When people contact us asking if we can certify documents for them, there can be some confusion between documents being “certified” and having the documents “notarised”. There is a significant difference between the two requirements.
Some examples of documents that need to be certified are as follows:
On the other hand, there are some documents that need to be notarised. Some examples of these are:
These are just a small sample of the types of documents where notarial execution is required.
Normally, you will come to our office with your ID and the documents you wish to be certified. We check and record your ID. The Law Society of Scotland require all solicitors to verify the identity of individuals for whom we provide this service.
Once we have checked and recorded your ID, we then explain the nature of the documents and what is needed in the certification process.
If you simply require copies or original documents to be certified as true copies, we will take copies of the originals and write on them to certify their authenticity. This also involves dating and signing the copy documents. We will also append the solicitor’s name and add the firm’s details. Once certified, any recipient can then rely on the documents as if they were the originals.
The same procedure is followed to correctly record your identification. However, there is then a departure in the certification process because having documents notarised involves administering an Oath or Affirmation. Where a notarial execution is needed, we will ask you if you wish to swear an oath or make an affirmation. When you’ve told us your preferred choice, we will then administer the oath or affirmation, have you sign the documents and then countersign them and apply a Notarial Seal. These documents can then be relied upon as having a lawful foundation.
Normally, when an individual needs to have documents certified or notarised, they need to come to our office and meet with one of our solicitors. However, during the lockdown period of the Covid-19 pandemic, the Scottish Government introduced emergency legislation to allow remote certification of documents. The changes were introduced in the Coronavirus (Scotland) (No 2) Act 2020. Schedule 4, Part 7, sets out the basis on which the notarisation can take place remotely. These provisions have survived the pandemic and are now available for all solicitors to adopt in circumstances where you are unable to physically visit our office.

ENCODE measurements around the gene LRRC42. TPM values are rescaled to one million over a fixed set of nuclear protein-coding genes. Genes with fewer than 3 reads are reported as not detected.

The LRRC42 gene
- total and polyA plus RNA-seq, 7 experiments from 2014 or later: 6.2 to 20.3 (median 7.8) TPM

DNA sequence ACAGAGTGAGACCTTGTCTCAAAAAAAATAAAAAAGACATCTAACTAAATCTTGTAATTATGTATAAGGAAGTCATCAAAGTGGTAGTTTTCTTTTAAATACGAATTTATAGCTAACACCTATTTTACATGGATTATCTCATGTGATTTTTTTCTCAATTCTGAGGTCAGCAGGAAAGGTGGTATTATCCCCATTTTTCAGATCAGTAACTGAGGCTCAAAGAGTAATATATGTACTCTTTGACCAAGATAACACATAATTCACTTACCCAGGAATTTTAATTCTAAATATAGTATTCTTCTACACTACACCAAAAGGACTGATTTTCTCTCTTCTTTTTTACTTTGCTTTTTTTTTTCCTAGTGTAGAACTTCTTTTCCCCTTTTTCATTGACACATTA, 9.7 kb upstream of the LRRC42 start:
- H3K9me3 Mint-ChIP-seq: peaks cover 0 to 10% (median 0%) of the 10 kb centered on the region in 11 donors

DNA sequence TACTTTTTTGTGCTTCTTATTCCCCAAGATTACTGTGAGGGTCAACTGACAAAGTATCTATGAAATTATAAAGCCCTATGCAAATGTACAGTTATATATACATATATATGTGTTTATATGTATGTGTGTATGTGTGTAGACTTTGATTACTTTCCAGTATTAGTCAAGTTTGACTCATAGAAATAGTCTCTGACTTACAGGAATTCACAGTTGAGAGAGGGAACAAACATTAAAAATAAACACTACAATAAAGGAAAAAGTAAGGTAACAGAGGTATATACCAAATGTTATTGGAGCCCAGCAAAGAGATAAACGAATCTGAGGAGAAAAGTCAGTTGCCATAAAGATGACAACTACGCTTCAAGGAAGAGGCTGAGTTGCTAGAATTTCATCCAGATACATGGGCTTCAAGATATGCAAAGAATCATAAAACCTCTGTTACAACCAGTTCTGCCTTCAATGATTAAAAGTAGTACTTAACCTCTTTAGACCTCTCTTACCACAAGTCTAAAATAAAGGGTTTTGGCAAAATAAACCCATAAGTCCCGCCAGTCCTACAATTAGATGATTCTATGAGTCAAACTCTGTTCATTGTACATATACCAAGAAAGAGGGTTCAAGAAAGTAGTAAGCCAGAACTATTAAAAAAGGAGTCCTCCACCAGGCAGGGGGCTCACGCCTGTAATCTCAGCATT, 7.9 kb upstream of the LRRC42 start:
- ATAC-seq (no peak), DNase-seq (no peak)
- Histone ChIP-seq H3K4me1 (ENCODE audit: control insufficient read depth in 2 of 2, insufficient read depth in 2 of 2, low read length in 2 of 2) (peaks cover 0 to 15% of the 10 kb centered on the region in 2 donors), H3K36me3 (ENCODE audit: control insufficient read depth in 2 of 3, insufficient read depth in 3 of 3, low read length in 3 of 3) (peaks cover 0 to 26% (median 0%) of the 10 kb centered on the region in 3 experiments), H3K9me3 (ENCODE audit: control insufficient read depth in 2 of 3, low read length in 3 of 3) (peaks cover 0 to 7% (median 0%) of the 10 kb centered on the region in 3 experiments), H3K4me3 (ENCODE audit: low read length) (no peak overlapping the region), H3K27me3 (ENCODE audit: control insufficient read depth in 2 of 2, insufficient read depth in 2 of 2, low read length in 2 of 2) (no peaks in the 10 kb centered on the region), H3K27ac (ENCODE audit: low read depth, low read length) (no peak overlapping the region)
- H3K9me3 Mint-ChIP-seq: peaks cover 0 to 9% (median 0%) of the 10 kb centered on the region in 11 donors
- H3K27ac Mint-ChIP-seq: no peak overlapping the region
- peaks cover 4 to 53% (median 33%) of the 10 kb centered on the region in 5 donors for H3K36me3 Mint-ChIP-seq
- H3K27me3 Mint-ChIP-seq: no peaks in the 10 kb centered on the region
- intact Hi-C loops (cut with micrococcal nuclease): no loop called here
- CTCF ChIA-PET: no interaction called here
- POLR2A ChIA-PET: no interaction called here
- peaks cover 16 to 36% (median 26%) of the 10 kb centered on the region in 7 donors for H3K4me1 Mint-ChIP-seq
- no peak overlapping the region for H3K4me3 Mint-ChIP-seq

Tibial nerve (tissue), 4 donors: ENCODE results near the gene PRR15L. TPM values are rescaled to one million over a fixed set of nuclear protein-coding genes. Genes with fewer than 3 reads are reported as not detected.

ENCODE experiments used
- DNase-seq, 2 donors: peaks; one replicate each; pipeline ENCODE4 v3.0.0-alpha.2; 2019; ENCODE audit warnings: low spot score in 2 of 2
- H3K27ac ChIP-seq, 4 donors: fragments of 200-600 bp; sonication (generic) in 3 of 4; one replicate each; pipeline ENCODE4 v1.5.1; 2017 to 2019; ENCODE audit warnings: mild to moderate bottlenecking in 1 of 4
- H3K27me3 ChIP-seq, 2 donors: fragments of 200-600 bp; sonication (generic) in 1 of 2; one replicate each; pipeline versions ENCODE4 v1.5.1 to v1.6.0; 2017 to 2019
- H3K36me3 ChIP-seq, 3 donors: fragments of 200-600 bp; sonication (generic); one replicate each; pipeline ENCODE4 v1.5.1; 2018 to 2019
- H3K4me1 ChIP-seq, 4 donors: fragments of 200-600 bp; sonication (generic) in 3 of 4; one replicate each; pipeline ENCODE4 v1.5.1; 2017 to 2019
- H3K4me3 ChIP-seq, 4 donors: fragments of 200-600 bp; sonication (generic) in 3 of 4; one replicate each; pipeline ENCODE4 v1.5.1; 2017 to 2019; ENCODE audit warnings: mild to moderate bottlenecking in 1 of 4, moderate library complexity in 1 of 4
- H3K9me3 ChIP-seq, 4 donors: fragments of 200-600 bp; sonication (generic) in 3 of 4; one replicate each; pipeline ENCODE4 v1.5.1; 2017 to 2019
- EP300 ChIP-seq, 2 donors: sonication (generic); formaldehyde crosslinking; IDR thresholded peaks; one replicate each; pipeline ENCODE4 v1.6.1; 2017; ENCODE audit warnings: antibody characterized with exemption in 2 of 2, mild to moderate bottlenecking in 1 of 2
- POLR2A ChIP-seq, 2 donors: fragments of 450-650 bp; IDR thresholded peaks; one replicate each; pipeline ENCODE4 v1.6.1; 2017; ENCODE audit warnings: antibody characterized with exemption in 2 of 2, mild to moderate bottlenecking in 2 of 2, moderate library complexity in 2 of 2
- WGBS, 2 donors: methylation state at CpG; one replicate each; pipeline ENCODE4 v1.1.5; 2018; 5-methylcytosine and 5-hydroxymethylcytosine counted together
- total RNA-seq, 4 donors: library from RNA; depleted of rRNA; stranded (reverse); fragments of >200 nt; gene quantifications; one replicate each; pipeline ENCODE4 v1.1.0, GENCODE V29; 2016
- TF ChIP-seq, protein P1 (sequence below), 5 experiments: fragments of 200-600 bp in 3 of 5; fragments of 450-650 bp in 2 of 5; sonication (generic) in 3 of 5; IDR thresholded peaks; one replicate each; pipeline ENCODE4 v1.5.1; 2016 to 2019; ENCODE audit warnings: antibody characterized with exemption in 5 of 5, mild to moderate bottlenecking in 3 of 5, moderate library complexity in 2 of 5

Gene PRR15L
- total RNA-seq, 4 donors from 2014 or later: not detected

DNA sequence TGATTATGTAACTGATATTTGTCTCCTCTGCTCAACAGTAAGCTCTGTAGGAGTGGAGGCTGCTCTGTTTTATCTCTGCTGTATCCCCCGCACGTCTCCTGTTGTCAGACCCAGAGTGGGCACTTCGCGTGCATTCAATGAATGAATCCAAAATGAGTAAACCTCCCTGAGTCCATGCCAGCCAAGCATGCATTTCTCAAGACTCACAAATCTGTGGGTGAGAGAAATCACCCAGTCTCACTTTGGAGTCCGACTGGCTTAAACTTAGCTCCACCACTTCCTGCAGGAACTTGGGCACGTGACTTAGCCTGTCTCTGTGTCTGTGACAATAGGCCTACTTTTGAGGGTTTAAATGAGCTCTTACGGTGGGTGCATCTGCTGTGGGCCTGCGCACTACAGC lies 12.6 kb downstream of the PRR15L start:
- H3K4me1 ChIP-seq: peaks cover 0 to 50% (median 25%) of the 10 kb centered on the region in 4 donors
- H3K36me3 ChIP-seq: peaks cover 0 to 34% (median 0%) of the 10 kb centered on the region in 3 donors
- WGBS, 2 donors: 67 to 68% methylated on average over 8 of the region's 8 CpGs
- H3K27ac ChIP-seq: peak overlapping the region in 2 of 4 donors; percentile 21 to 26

When remote certification or notarisation of documents is to take place, there is a formal procedure we need to follow. The remote certification or notarisation must take place in a video meeting. Again, we will need to verify your identity before we can go ahead. We should have received digital versions of your ID documents in advance of the meeting. We will then guide you through the process for complying with the identification regulations as required by the Law Society of Scotland in remote situations.
We will then move on to the documents you have asked us to certify or notarise. Again, we will need to have received unsigned copies of the documents you wish us to certify or notarise. We will, again, follow a process that leads to the certification or notarisation.
If notarial certification is needed, will mean we might ask you to read through the copy of the document you have to ensure it is the same as the copy document we have. Once the content of the duplicate documents has been confirmed, we will administer the oath or affirmation and then you will sign your copy of the document. You should then post the original to us or scan and email it to us. We will then countersign and seal the document. Where electronic documents are used, these can be signed electronically by both you and the solicitor administering the oath or affirmation.
As solicitors based in East Lothian with offices in North Berwick and Dunbar, we are well placed to meet with you in person if you need documents certified or notarised. If you live further afield and are unable to attend our office, we will discuss the possibility of remote certification or notarisation. If you would like to discuss having us certify documents or notarise documents, please contact us.